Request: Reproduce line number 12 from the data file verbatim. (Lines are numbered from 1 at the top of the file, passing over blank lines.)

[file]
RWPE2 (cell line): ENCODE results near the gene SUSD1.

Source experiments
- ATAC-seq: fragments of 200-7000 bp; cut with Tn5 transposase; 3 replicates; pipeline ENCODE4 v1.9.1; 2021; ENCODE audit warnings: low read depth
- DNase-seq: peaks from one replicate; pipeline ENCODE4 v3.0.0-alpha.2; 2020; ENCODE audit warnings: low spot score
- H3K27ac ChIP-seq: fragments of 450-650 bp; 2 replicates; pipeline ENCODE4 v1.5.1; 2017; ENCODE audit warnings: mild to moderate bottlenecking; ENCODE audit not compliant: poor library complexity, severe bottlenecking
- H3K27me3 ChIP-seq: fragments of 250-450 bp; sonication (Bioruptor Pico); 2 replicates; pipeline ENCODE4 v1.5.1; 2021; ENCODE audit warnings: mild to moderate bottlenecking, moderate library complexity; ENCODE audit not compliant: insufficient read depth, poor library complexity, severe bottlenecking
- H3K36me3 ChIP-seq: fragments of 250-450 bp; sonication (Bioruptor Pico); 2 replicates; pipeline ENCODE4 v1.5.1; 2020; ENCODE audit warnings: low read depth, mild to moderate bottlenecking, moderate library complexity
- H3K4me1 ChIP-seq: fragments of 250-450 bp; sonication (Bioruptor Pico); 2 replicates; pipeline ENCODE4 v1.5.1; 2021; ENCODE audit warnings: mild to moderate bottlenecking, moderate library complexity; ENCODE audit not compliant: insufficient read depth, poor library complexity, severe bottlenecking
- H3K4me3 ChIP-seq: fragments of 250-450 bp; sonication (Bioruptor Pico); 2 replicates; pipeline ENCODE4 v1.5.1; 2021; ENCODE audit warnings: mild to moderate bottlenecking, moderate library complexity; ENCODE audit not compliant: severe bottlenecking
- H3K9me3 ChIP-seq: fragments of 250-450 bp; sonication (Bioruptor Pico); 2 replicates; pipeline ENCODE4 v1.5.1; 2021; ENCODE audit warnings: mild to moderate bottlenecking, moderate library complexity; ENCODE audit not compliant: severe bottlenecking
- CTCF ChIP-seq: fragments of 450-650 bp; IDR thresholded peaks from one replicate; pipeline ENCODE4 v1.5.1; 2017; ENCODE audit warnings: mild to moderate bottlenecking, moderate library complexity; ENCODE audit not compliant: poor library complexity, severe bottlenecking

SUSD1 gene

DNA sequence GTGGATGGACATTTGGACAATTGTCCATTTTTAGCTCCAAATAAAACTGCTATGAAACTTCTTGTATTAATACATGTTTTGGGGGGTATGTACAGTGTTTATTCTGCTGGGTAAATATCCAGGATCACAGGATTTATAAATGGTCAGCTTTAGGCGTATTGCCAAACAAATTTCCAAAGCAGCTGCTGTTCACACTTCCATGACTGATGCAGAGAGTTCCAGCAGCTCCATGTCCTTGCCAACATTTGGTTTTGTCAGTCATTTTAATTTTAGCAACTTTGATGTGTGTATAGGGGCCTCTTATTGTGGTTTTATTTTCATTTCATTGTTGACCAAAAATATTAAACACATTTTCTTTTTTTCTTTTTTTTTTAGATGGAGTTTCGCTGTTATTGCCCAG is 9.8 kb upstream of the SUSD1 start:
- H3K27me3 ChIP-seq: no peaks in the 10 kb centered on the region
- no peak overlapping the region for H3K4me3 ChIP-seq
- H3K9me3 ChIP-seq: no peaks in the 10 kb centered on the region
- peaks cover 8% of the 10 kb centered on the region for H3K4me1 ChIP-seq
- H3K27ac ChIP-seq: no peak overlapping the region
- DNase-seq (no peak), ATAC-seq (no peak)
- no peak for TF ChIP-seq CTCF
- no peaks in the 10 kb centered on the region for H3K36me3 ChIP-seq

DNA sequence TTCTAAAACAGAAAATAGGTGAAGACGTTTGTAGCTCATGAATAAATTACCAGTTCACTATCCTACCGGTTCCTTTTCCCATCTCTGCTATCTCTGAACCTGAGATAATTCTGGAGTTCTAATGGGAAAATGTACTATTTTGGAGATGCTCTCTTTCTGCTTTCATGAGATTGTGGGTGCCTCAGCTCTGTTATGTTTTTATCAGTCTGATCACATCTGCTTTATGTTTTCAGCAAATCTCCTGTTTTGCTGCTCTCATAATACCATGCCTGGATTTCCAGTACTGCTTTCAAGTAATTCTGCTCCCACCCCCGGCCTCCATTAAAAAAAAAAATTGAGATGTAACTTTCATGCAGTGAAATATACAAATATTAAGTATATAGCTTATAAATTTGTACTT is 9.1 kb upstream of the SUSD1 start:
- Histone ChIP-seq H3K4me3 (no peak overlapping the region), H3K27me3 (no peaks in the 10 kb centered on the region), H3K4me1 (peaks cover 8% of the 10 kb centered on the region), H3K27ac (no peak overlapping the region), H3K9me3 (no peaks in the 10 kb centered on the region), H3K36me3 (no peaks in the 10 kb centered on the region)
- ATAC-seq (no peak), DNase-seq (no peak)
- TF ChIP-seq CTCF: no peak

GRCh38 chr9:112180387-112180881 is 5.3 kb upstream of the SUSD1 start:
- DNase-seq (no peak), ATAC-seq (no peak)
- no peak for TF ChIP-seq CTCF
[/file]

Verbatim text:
SUSD1 gene